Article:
‘For a moment let’s imagine a world entirely unlike ours,’ asks narrator Eryn Jean Norvill as she sets the scene for this thrilling concert performance of Beethoven’s Fidelio. And yet, 250 years after the composer’s birth, political prisoners are still detained, and worse, for daring to tell truth to power. And lovers? ‘Everyone is imprisoned within their own misdirected desires. Just like real life,’ continues Alison Croggon’s text, written as part of this WASO and Perth Festival commission presented in association with WA Opera, conducted by principal conductor Asher Fisch and directed by Black Swan State Theatre Company’s Clare Watson.
The course of true love never did run smooth. Beethoven’s beloved operatic only child, Fidelio, went from three acts to two acts, and from one version to three versions, between 1805 and 1814, as the composer wrestled with a multitude of creative and performative issues. But what does one expect of opera, or more properly Singspiel, born of revolutionary fervour and lofty ambition?
As Croggon writes in her program note, ‘Underneath [the] plot are themes of freedom, liberation and political persecution which all remain relevant today. Writing this narration, I wanted to bring political and philosophical considerations to the forefront. I thought about the underlying meanings. What is freedom? What does it look and feel like?’
Beethoven completed Fidelio in 1805, to a libretto by Joseph Ferdinand Sonnleithner (the 1806 revision was by Stephan von Breuning, the 1814 revision by Georg Friedrich Treitschke) after Jean-Nicolas Bouilly’s Léonore, ou L’Amour conjugal, itself apparently based on a true story.
Leonore, disguised as Fidelio (soprano Christiane Libor), is a turnkey working in a Spanish prison in the sixteenth century. She hopes to find her husband Florestan (tenor Tomislav Mužek), held there for nefarious reasons by the prisoner’s governor Don Pizarro (baritone Warwick Fyfe). Leonore has caught the eye of Marzelline (soprano Felicitas Fuchs), daughter of jailer Rocco (bass Jonathan Lemalu). Marzelline, in the finest buffa tradition, has attracted the attention of Rocco’s handsome young assistant, Jaquino (tenor Andrew Goodwin). The opera’s tone darkens considerably when Don Pizarro attempts to enlist Rocco’s help in doing away with Florestan ahead of a visit by nobleman and minister Don Fernando (bass Adrian Tamburini). Fortunately, Leonore manages to delay the murder until the latter’s arrival, heralded by an offstage trumpet, and the couple are finally reunited.
Musically, this Friday opening night performance could hardly be faulted. Asher Fisch, a fine exponent and passionate advocate of Beethoven’s music, has been working for a number of years on refining WASO’s approach to the master’s symphonies and concertos. We had a taste of Fisch’s way with Fidelio last year in a WASO recital by Gun-Brit Barkmin, who sang Leonore’s Act I recitative and aria ‘Abscheulicher! Wo eilst du hin?’ as part of a meaty program that also included the 1814 revision’s overture. Neither Fisch nor the orchestra disappointed then. And they didn’t on this occasion, rendering Beethoven’s score with an astonishing chiaroscuro deftness and scintillating fluency.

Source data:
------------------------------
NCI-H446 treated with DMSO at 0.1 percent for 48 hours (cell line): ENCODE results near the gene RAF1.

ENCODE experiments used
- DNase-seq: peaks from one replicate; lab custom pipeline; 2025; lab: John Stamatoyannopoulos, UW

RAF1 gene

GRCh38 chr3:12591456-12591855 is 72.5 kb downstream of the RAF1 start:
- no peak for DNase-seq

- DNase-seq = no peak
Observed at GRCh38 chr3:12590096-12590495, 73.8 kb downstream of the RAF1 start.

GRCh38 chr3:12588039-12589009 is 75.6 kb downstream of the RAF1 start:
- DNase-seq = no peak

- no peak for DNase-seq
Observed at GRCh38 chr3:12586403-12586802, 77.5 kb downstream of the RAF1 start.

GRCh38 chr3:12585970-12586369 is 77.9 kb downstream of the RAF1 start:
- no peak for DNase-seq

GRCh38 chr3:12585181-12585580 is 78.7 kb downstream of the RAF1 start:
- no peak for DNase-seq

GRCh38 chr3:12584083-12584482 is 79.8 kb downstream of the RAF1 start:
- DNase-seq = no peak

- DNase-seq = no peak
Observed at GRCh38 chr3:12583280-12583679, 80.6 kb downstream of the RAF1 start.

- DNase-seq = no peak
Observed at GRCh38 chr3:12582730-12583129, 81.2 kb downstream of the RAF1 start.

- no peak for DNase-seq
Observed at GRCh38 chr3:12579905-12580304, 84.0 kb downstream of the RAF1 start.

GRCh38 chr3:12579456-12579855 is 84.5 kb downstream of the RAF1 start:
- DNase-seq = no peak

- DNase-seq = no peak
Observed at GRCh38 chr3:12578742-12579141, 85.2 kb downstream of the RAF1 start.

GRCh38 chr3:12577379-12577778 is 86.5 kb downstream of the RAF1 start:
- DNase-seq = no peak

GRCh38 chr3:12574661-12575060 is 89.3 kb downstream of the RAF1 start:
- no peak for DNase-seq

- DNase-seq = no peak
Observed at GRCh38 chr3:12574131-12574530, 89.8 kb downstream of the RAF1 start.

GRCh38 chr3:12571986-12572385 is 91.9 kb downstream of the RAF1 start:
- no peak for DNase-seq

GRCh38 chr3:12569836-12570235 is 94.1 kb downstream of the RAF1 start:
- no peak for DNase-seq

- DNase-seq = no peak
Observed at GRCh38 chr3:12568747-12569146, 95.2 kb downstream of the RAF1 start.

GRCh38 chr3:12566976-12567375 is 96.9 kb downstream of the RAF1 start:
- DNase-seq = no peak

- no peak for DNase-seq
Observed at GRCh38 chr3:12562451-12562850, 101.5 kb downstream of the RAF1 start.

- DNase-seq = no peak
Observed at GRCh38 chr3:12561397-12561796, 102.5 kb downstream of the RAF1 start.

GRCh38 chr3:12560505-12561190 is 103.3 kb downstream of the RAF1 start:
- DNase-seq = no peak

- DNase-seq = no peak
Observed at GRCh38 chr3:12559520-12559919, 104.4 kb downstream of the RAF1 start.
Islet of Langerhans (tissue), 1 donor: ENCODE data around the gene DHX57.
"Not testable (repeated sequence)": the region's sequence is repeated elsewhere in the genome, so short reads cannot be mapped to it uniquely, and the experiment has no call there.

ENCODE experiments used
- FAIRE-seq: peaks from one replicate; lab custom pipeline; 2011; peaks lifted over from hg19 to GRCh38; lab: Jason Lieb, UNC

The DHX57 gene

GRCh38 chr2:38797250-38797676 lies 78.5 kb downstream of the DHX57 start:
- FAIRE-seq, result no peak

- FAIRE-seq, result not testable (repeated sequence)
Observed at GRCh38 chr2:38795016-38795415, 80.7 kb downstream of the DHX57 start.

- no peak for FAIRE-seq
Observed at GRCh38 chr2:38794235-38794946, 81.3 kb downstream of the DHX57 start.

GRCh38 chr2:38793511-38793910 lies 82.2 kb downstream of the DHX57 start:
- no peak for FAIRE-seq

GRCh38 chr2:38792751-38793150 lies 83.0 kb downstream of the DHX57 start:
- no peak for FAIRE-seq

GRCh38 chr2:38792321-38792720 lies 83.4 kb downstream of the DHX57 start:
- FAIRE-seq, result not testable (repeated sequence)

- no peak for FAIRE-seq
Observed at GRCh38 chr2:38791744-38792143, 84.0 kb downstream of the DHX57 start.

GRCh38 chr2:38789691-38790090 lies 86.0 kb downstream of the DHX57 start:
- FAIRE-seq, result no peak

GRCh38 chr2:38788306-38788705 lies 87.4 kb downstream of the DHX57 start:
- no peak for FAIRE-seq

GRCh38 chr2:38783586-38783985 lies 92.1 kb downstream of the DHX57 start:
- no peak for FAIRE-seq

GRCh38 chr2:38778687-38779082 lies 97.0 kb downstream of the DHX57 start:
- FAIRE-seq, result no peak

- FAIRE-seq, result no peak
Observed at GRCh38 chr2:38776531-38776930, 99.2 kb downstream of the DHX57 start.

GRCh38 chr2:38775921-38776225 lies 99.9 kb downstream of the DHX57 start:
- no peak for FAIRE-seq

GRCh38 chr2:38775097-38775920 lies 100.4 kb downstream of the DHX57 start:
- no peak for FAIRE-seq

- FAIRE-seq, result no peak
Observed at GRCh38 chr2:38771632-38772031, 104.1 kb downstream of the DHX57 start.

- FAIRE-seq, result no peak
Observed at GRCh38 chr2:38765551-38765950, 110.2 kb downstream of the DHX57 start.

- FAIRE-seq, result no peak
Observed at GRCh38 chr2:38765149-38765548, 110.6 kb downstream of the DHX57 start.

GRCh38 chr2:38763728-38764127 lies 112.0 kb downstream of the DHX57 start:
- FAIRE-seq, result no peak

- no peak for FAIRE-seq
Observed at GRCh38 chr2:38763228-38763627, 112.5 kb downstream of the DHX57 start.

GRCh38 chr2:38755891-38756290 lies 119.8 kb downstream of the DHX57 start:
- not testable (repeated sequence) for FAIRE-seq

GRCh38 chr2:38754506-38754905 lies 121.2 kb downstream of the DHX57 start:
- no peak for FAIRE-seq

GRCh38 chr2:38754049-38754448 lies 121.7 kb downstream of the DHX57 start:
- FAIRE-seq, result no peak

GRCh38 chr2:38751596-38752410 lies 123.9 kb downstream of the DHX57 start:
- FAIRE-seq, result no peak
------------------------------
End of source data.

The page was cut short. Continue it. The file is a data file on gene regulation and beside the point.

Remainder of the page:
Nor, indeed, did the soloists or combined forces of the WASO Chorus and WA Opera Chorus falter. Fuchs, Lemalu, Libor, and Goodwin were outstanding in the sublime Canon Quartet, ‘Mir ist so wunderbar!’, while Fyfe, recently heard in the same role in Melbourne Opera’s revival of Hugh Halliday’s 2013 production, was unashamedly villainous throughout as Don Pizarro. In Act II, Tamburini, who sang Rocco in the same Melbourne revival, was a dignified, benign, and mellow-voiced Don Fernando, while Mužek, in Florestan’s opening recitative and aria Gott! Welch’ Dunkel Hier!, was as painfully expressive as it was moving. And Libor? Whether in ensemble, ecstatic duet with Florestan, or vituperative fury in full solo flight, her Fidelio/Leonore was a force of nature, a true kick-arse heroine for the twenty-first century as much as for the nineteenth.
Not to be outdone, the chorus, in memorable moments such as the all-male Prisoner’s Chorus and the final effulgent chorus with orchestra and ensemble, featured some of the best singing I’ve heard from these two choirs. (Bouquets, also, to First Prisoner Matthew Lester and Second Prisoner David Dockery.)
Fisch is right when he says that Fidelio contains some of the finest music Beethoven ever wrote. He is also right when he says that dramaturgically it has weaknesses. Shorn of most of the opera’s spoken text, it was, according to Perth Festival director Iain Grandage, Fisch’s idea to sew ‘a narrated text around the musical numbers, built around the moments where spoken text occurs in the original’. It’s a terrific concept that did not always work in practice. Many of us are used to modern opera productions set in different times and places to the original in order to make a political or aesthetic point. Croggon is an exceptional writer across many disciplines, and her narration has many beautiful ideas, lyrically expressed, such as her unseen garden motif. Elsewhere, she forgets the ‘show don’t tell’ rule. I doubt there would have been anyone in the audience who needed to have the parallels between the nightmarish Piranesi-like world of Fidelio’s prison and today’s immoral detention of political prisoners pointed out in such obvious terms.
Perhaps it’s too strong to say that, thinking of Croggon’s narration and its effect on the whole, we arrived at this performance free yet left in chains. But interpretations, literary or musical, can also become prisons. Poetry, like music, should always be about freedom. And mystery.
Fidelio, presented by the West Australian Symphony Orchestra, was performed on February 28 and March 1. Performance attend: 28 February 2020.